In a keynote address at Velocity New York 2014, Mikey Dickerson described his journey from working for Google to working in the West Wing of the White House, leading the US Digital Services group. He told the story of how a three-day review turned into a nine-week “herculean effort” by a team working 17 hours per day, 7 days per week to get HealthCare.gov up and running. The challenges, he stressed, boiled down to a few big, though basic, things — building a monitoring system, creating a war room to provide development direction and organization, and establishing a sense of urgency to get the problems fixed. “This very formidable obstacle, when you pushed on it even a little bit, fell apart; it was made out of sand,” he said. “Nothing we did was that hard; it was labor intensive, but it was not hard.”
Returning home, he explained, was something of a culture shock: “I went back to my regular job, and tried really hard to care about it again. It was hard; there was nothing wrong with the job I had before, but from what I had just seen, HealthCare.gov is just one of hundreds of such projects.” Calling for a “commitment escalation,” he stressed that we need to rethink how we’re allocating our resources and what we choose to work on:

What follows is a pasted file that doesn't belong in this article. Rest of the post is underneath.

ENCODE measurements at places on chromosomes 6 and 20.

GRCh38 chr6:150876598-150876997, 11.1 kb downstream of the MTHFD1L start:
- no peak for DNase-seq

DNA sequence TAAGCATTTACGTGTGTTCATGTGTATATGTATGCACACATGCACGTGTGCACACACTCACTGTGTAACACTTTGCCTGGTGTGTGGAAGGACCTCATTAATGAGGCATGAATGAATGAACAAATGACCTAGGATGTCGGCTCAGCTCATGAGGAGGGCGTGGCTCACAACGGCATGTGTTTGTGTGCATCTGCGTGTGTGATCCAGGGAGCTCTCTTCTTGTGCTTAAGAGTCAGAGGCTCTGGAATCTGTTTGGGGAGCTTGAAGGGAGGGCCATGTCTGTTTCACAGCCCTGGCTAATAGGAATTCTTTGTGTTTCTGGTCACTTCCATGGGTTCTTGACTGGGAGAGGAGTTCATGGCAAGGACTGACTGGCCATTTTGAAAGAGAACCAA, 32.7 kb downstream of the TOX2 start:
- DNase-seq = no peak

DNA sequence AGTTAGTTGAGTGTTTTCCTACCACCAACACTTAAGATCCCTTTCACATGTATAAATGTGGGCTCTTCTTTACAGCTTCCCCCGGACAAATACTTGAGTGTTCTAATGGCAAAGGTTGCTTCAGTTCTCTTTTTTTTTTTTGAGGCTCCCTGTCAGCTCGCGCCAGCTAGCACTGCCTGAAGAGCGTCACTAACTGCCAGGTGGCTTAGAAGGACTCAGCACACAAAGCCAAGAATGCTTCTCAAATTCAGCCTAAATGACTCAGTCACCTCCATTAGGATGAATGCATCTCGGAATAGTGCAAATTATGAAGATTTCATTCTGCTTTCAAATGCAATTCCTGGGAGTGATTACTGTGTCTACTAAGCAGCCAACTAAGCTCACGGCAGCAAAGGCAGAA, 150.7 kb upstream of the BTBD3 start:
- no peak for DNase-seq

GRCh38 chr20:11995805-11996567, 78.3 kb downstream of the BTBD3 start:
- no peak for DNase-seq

“The impact [of our work on HealthCare.gov] on the country was…totally out of proportion to anything I could have hoped to accomplish in my old job. … This is real life. … Our country is the place where we allocate our resources through the collective decisions all of us make. … Engineering is critical to the functioning of society at this point; this is not the thing you could ignore in the corner like it was 20 or 30 years ago.
“We allocate our resources to the point where we have thousands of engineers working on things like picture-sharing apps, when we’ve already got dozens of picture-sharing apps. We do not allocate anybody to [problems such as] this handful of things that I’ve been asked to staff and do not have adequate staff to do: kids in foster care are regularly victims of identity theft because a whole lot of people have access to their identifying information. … Food stamp distribution gets hung up a lot of times for really stupid reasons; the process of immigration is very long and has expensive fees, and isn’t always reliable; Federal pensions are literally processed in a limestone mine in Boyers, PA — search for “sinkhole of bureaucracy”; it’s a real thing. And the ones that everyone knows about, like the VA; these are all problems that need attention. … These problems are fixable; these problems are important, but they require you to choose to work on them.”
You can watch Dickerson’s keynote in the following video: